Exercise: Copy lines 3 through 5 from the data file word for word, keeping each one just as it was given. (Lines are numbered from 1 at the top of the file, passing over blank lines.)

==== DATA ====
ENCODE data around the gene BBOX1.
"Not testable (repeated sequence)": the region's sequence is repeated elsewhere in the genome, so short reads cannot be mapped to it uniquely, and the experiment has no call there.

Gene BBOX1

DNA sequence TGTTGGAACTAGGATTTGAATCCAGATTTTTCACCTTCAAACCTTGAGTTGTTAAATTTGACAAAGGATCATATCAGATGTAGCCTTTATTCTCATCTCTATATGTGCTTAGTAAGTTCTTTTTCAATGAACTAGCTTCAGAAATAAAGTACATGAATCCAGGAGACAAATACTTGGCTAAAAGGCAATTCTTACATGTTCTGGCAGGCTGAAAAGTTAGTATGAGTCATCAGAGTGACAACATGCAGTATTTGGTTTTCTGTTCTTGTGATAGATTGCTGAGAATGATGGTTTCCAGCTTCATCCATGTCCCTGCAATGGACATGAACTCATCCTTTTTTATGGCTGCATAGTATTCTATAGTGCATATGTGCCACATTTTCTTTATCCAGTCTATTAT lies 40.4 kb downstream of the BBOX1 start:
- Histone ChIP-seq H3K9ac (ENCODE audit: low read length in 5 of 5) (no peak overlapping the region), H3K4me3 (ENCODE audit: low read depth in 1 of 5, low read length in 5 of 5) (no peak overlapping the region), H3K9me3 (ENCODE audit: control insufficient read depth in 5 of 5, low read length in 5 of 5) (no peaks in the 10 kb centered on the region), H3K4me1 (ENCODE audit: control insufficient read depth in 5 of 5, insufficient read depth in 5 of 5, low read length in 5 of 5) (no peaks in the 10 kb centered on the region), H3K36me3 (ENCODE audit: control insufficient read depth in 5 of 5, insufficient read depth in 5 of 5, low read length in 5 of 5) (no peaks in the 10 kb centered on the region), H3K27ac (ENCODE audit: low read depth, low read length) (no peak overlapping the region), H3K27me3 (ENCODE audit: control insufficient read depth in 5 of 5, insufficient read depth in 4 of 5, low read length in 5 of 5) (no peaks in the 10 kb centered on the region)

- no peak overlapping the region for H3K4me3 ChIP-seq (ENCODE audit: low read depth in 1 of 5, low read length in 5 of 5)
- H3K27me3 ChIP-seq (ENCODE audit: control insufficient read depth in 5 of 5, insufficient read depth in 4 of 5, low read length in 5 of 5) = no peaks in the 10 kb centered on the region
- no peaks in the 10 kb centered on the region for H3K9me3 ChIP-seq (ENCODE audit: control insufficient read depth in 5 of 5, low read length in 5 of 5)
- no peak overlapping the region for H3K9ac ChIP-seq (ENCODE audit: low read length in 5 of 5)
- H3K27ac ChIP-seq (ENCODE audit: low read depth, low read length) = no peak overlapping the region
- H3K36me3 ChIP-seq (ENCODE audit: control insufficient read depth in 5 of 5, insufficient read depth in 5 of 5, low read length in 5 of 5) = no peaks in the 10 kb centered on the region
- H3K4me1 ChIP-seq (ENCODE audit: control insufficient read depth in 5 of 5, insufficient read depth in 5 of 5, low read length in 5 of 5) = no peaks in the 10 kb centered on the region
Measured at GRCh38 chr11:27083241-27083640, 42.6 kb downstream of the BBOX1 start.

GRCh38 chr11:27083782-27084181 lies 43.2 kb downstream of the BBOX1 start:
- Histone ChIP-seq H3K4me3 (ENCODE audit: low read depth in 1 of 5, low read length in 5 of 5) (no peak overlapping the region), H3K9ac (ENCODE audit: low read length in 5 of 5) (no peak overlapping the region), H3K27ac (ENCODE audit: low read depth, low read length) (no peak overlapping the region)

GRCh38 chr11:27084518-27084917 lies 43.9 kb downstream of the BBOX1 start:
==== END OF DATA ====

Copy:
Gene BBOX1

DNA sequence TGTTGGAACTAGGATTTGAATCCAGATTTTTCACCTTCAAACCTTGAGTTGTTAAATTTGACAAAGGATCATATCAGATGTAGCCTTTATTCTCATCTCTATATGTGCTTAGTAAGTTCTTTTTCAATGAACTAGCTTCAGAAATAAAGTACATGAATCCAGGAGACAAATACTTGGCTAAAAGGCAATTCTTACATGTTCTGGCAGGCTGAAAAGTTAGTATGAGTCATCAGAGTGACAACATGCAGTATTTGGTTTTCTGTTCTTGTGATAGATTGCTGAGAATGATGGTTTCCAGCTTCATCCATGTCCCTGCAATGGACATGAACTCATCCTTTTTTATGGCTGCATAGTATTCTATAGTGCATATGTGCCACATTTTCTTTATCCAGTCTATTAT lies 40.4 kb downstream of the BBOX1 start:
- Histone ChIP-seq H3K9ac (ENCODE audit: low read length in 5 of 5) (no peak overlapping the region), H3K4me3 (ENCODE audit: low read depth in 1 of 5, low read length in 5 of 5) (no peak overlapping the region), H3K9me3 (ENCODE audit: control insufficient read depth in 5 of 5, low read length in 5 of 5) (no peaks in the 10 kb centered on the region), H3K4me1 (ENCODE audit: control insufficient read depth in 5 of 5, insufficient read depth in 5 of 5, low read length in 5 of 5) (no peaks in the 10 kb centered on the region), H3K36me3 (ENCODE audit: control insufficient read depth in 5 of 5, insufficient read depth in 5 of 5, low read length in 5 of 5) (no peaks in the 10 kb centered on the region), H3K27ac (ENCODE audit: low read depth, low read length) (no peak overlapping the region), H3K27me3 (ENCODE audit: control insufficient read depth in 5 of 5, insufficient read depth in 4 of 5, low read length in 5 of 5) (no peaks in the 10 kb centered on the region)